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Bulls and Bears

F T L
2 minute read

The terms bear market and bull market are used for a falling and rising market, respectively. Most traders are quite familiar with these terms, but the origins are less obvious.

Have you heard of “bear jobbers”? People called them “bears” for short. They would sell the fur of bears for the trappers, often before they had received the pelts. This made them effectively short selling pelts, keeping profits on the spread of what they sold the pelts for versus their costs. This is one of the sources people cite as why we call it a bear market to this day.

Another source of these terms comes from the bull and bear blood sports that were popular in the 1800s in California. They would leash a bull and bear together loosely and have them fight brutally, often after sunday church services. Either could win, but the bears took more victories. Considering these origins it is easy to imagine choosing bull as the opposite type of market to bear.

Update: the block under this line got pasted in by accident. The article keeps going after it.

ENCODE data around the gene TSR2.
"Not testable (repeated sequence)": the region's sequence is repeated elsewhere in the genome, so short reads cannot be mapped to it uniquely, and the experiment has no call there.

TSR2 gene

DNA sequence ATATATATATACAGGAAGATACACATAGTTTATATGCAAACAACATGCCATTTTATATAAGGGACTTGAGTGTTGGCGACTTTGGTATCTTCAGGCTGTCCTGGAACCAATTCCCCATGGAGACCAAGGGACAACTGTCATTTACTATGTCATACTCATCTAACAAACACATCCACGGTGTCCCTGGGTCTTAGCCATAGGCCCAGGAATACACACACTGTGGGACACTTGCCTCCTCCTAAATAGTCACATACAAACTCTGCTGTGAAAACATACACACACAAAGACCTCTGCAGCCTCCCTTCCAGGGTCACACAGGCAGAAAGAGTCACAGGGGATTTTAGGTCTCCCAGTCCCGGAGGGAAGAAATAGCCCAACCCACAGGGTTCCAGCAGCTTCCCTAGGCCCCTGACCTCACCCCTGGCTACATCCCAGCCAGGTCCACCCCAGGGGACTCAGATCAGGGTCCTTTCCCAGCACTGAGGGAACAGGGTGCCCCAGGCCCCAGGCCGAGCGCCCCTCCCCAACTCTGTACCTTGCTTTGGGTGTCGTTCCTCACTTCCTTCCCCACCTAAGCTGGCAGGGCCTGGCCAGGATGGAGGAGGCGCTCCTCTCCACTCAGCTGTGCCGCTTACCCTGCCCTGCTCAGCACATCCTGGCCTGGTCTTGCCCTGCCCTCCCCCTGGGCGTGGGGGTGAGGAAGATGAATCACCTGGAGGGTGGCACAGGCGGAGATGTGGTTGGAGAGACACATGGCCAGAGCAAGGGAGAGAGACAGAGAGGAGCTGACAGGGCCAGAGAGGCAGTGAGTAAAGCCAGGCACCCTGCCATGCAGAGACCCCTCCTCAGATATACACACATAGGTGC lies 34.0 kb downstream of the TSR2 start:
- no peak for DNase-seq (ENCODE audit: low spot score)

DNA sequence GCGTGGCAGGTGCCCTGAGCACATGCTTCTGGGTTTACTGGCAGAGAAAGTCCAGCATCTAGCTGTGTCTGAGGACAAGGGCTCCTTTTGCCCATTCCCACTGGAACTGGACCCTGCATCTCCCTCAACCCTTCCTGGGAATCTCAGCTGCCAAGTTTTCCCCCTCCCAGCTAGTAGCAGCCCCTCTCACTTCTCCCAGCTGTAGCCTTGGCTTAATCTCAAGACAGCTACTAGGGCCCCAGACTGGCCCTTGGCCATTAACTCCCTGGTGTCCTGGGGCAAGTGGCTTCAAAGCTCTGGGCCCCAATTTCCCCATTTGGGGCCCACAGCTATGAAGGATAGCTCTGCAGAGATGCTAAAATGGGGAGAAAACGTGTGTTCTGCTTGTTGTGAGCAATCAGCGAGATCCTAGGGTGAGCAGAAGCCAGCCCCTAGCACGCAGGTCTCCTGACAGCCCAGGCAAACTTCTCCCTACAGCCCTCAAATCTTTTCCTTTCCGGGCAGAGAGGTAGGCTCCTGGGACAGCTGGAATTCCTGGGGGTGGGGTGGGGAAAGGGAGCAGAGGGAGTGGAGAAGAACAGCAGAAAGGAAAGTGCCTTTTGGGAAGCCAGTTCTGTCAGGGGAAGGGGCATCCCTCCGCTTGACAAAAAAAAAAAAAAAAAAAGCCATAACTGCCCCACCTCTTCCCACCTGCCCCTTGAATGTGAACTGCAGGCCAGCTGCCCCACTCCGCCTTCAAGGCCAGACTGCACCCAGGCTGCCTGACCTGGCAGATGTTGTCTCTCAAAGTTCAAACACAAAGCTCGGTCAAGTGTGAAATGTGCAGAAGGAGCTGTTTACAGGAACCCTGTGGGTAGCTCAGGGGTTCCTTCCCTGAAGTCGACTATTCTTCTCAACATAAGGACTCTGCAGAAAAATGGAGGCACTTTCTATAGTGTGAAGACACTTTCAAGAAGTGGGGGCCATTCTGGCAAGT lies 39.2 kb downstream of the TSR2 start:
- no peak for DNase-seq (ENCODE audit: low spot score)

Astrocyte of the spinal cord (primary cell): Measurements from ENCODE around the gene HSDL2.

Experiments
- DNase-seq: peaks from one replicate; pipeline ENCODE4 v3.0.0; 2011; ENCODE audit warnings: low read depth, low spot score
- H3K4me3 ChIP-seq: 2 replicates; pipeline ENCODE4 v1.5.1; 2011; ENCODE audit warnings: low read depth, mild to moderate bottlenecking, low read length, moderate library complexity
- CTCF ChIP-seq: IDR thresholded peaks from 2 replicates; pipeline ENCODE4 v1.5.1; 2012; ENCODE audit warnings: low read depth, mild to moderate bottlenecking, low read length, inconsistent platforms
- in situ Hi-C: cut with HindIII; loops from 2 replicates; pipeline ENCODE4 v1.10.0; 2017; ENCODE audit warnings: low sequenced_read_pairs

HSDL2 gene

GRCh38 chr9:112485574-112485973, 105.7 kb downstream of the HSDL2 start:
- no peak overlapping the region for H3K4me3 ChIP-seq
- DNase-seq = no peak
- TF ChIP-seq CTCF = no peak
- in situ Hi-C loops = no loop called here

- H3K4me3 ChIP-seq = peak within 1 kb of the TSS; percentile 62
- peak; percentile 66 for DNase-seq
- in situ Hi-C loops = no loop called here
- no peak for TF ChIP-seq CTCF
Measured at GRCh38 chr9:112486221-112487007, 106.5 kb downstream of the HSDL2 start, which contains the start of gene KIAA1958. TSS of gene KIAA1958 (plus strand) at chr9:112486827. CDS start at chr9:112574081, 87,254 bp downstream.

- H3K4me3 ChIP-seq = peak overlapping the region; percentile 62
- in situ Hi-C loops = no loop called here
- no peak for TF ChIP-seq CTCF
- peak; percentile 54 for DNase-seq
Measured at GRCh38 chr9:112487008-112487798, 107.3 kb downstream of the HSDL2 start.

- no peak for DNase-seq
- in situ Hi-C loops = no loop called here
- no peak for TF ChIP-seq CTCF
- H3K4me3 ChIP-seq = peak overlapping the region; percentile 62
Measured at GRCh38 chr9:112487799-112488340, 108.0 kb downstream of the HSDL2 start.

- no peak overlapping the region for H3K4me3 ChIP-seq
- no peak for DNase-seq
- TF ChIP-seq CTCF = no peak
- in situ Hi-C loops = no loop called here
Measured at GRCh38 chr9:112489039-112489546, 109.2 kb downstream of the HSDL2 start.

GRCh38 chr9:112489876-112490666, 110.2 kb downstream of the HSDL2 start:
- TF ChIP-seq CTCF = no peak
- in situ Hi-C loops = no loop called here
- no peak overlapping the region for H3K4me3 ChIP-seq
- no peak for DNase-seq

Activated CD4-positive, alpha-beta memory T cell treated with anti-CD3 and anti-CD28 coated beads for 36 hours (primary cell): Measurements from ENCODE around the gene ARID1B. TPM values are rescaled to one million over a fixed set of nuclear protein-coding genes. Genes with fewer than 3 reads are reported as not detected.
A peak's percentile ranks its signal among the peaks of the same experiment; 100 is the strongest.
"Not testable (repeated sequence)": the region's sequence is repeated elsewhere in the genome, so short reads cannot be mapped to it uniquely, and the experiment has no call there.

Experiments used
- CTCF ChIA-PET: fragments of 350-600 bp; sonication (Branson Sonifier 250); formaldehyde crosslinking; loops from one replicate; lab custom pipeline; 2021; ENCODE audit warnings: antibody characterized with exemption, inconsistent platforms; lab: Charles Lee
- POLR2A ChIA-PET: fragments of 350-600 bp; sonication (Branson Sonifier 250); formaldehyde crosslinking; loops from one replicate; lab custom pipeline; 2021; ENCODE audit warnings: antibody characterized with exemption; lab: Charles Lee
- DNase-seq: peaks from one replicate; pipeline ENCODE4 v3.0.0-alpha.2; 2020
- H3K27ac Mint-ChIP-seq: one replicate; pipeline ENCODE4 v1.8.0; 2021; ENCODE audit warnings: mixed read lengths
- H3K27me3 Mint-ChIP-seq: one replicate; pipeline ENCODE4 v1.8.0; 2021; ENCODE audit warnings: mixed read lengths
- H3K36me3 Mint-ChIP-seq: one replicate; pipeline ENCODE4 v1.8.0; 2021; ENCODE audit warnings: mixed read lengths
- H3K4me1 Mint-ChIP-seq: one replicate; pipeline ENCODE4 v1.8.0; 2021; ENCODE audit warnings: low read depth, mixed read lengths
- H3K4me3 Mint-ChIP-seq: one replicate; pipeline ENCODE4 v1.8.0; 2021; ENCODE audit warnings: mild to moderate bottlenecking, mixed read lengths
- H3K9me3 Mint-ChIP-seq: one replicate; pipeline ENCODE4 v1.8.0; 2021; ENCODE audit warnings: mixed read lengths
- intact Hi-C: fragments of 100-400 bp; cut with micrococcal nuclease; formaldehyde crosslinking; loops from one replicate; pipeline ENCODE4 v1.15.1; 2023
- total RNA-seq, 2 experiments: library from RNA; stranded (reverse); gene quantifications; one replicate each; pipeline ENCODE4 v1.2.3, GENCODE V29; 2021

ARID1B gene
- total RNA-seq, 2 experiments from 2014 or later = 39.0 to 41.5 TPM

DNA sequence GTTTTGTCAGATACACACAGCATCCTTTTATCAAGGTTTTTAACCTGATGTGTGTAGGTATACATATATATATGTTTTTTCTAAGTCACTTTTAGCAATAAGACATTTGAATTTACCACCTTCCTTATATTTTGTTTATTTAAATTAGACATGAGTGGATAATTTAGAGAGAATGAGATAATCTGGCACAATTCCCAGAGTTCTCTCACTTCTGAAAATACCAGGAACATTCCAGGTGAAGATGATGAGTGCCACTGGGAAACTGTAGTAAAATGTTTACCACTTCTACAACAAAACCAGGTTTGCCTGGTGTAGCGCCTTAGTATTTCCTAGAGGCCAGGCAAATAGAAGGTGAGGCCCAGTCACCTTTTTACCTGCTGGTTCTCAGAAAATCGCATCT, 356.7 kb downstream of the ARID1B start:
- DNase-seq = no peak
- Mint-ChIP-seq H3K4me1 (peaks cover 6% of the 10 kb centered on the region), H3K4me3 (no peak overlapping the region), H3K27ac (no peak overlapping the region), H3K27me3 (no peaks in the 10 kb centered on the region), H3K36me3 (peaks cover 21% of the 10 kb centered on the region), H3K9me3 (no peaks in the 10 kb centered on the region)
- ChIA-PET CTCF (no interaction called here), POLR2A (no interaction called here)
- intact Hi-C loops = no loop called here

The simplest and most common origin for these names comes from their methods of attack. A bull lowers its head and then thrusts it upwards to attack and a bear raises up and attacks with downward claw strikes.

This naming trend continues today in Chicago’s major league teams — the Bears, Cubs, and Bulls — since Chicago is a major hub of market speculation.

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